10 - Chapter 6: The path and its conditions: Change and transformation [Seite 144]
10.1 - Change and religion [Seite 144]
10.1.1 - Historical change and epistemic stability (normativity) [Seite 147]
10.1.2 - Philosophy of religions and human evolution: Religion and humanity have unfinished business [Seite 152]
10.2 - Religion as motion - practices as learning and transformation [Seite 154]
10.2.1 - Religions as different types of discourse [Seite 155]
10.2.2 - Religion is mediation [Seite 159]
10.2.3 - A pragmatic concept of religious knowledge [Seite 159]
10.2.4 - The relation between O, T, and L in a learning perspective [Seite 161]
10.2.5 - Religious learning, experience, and the need for orientation [Seite 162]
11 - Chapter 7: Orientation and Legitimation Rooted in the Past: on Religion as a Chain of Memory [Seite 163]
11.1 - Tradition and orientation [Seite 163]
11.2 - Religion as a Chain of Memory [Seite 165]
12 - Chapter 8: On interactions between the physical and the mystical realms of experience [Seite 169]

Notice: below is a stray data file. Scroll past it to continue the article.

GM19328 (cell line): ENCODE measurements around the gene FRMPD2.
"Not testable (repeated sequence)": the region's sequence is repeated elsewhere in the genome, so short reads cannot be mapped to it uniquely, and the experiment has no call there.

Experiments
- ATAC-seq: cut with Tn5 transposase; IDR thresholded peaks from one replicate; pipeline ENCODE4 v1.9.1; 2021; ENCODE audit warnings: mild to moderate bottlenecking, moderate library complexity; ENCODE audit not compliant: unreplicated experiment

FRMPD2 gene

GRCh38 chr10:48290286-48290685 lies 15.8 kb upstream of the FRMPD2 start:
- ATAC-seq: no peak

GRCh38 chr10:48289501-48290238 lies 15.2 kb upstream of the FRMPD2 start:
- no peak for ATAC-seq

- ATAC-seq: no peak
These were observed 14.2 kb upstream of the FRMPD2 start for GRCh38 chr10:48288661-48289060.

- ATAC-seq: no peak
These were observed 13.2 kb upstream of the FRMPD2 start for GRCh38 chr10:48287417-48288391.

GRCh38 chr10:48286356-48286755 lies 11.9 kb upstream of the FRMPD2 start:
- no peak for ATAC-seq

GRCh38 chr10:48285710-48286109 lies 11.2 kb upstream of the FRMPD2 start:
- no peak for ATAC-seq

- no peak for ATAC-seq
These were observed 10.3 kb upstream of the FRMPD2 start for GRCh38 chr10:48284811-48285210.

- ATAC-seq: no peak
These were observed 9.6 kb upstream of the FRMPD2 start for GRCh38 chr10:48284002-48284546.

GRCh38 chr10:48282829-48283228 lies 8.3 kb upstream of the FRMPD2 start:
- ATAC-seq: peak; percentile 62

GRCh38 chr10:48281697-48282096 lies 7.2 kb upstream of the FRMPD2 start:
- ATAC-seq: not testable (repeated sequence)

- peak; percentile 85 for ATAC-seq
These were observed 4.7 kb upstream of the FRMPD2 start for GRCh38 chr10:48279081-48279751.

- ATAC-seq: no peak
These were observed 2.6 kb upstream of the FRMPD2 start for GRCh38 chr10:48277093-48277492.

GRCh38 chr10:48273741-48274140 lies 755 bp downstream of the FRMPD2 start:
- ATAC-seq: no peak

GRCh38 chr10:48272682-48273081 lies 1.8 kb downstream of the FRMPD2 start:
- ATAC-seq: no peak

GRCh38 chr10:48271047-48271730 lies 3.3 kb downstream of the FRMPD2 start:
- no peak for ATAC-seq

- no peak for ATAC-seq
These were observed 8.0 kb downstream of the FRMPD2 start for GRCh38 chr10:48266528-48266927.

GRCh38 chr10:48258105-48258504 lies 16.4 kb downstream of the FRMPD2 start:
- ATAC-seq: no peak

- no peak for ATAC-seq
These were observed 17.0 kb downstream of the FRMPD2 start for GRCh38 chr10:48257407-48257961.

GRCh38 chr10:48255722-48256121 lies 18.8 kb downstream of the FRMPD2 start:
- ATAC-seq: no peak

12.1 - Schleiermacher: Religion in the interaction between the natural and the personal realm [Seite 170]
12.2 - From nature to the mystical - reflections on the interaction between realms [Seite 176]
12.3 - Conclusion: From experience to wisdom: the path revisited [Seite 185]
13 - Chapter 9: Three metaphors for how religions work [Seite 188]
13.1 - Religion as a virtual home [Seite 188]
13.2 - Religion as Score and Play [Seite 194]
14 - Chapter 10: Normative considerations: Religions as stewards of Wisdom? [Seite 199]
14.1 - The Quest for Wisdom [Seite 199]
14.2 - Basic experiences of the human condition [Seite 200]
14.3 - A recipe against religious stupidity [Seite 204]
15 - Chapter 11: Conclusions and implications [Seite 209]
15.1 - The normative outcome [Seite 209]
15.2 - Implications for a pragmatist view of religion [Seite 210]
15.3 - Understanding religion in a late modern societal context [Seite 211]
15.4 - A final note on secularization, detraditionalization, and authority [Seite 214]
16 - Bibliography [Seite 217]
17 - Indexes [Seite 223]